Nord Stream: The Geo-politics of Keeping Germany ‘Down’, Russia ‘Out’, and Instability in Ukraine

It seems reasonable to expect we will have this crisis with us – in its various forms – for at least the next two years

Macron in a remarkably frank interview with a French Journal put his finger on the main structural problems facing the EU: He lambasted the fact that the EU Council (and other EU states) had vetoed the earlier French-German proposal for a Russia-EU summit. The consequences to this omission, he said starkly, was that: ‘Others’ were talking to the Russians on the behalf of the EU. It’s not hard to surmise that he is implying that U.S. ‘interests’ (whether directly or via NATO ventriloquism) were the ones doing the talking. And that ‘Europe’ had lost its voice.

This is not simply a case of wounded amour propre by the French Jupiterian leader. It is rather, that some West European leaders (ie. the Carolingian Axis), belatedly have awoken to the realisation that the whole fake artifice of the ‘imminent Russian invasion’ of Ukraine is about corralling European states back into bloc (NATO) discipline. Macron – to give him his due – showed by his remarks at the Moscow press conference that he understood that silence at this crucial moment could define Europe for the next decades – leaving it bereft of the autonomy (let alone any modicum of sovereignty) that Macron so much wants for Europe.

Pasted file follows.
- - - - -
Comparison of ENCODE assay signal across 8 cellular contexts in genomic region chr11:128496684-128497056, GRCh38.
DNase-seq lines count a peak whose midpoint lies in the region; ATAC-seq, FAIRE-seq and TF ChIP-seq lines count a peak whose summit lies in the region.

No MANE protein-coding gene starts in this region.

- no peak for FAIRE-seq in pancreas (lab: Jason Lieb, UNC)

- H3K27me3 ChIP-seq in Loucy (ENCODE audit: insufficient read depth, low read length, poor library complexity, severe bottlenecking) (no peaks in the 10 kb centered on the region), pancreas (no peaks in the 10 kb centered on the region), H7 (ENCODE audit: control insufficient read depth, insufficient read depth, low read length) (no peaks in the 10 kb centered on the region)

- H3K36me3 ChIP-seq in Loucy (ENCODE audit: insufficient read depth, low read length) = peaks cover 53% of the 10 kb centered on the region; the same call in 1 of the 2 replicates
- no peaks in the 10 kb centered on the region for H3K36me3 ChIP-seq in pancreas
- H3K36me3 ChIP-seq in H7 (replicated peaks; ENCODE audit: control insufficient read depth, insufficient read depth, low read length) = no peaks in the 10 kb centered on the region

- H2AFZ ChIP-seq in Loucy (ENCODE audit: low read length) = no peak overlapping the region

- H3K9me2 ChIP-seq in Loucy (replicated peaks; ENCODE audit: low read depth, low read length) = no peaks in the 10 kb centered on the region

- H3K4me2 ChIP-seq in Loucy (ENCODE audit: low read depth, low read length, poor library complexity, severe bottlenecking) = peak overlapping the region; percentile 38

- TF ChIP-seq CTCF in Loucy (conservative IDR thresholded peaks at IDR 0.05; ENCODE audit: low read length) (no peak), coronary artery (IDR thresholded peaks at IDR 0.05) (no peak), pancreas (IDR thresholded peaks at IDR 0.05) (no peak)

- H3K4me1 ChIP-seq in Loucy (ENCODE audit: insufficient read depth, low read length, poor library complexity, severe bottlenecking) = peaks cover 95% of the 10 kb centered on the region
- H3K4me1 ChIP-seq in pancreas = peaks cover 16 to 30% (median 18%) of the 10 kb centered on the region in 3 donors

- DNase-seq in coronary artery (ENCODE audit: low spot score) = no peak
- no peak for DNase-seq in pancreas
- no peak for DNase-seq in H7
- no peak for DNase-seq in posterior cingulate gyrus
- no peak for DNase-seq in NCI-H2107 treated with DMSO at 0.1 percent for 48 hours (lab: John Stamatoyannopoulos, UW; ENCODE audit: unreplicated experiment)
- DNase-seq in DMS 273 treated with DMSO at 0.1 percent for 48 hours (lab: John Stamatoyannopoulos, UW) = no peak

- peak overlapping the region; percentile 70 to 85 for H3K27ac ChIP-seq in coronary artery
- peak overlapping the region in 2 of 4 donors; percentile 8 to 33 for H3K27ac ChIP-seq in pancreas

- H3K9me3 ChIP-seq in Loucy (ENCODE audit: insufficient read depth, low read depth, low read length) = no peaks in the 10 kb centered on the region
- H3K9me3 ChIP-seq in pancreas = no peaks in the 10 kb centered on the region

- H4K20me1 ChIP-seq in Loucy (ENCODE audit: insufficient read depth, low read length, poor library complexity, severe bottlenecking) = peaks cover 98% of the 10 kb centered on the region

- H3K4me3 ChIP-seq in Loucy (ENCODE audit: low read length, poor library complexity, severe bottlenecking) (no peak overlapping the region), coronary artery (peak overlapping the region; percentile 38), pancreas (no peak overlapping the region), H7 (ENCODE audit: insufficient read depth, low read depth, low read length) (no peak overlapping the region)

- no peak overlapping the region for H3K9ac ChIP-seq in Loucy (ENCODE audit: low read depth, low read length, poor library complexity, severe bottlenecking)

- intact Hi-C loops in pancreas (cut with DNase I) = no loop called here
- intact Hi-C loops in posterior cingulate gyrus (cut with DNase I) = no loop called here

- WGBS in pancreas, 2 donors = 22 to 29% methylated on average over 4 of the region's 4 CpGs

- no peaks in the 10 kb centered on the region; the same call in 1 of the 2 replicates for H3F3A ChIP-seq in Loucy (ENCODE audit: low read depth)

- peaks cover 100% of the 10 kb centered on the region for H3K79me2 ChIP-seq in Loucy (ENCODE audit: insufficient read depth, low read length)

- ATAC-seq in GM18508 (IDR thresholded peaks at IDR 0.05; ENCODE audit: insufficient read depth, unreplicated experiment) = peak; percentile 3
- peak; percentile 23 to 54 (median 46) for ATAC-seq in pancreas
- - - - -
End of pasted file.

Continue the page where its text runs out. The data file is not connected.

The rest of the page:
The account of Macron’s press conference after his long tête-à-tête with Putin represents the contortionism of a French President unable to explicitly diss the dominant Anglo-American narrative on Ukraine, whilst saying – in barely coded language – that he was at one with Russia on all its complaints about the failed European security architecture, and the real risks of its toxicity for Russia that could lead to war in Europe.

Macron explicitly said that new security arrangements in Europe are absolutely needed. (In spite of his care not to poke the U.S. in the eye, he was clearly signalling a non-NATO ‘new’ arrangement). He also flatly contradicted the Washington narrative, saying that he did not believe Russia had an intent to invade Ukraine. Adding that in respect to NATO expansion, mistakes had been made.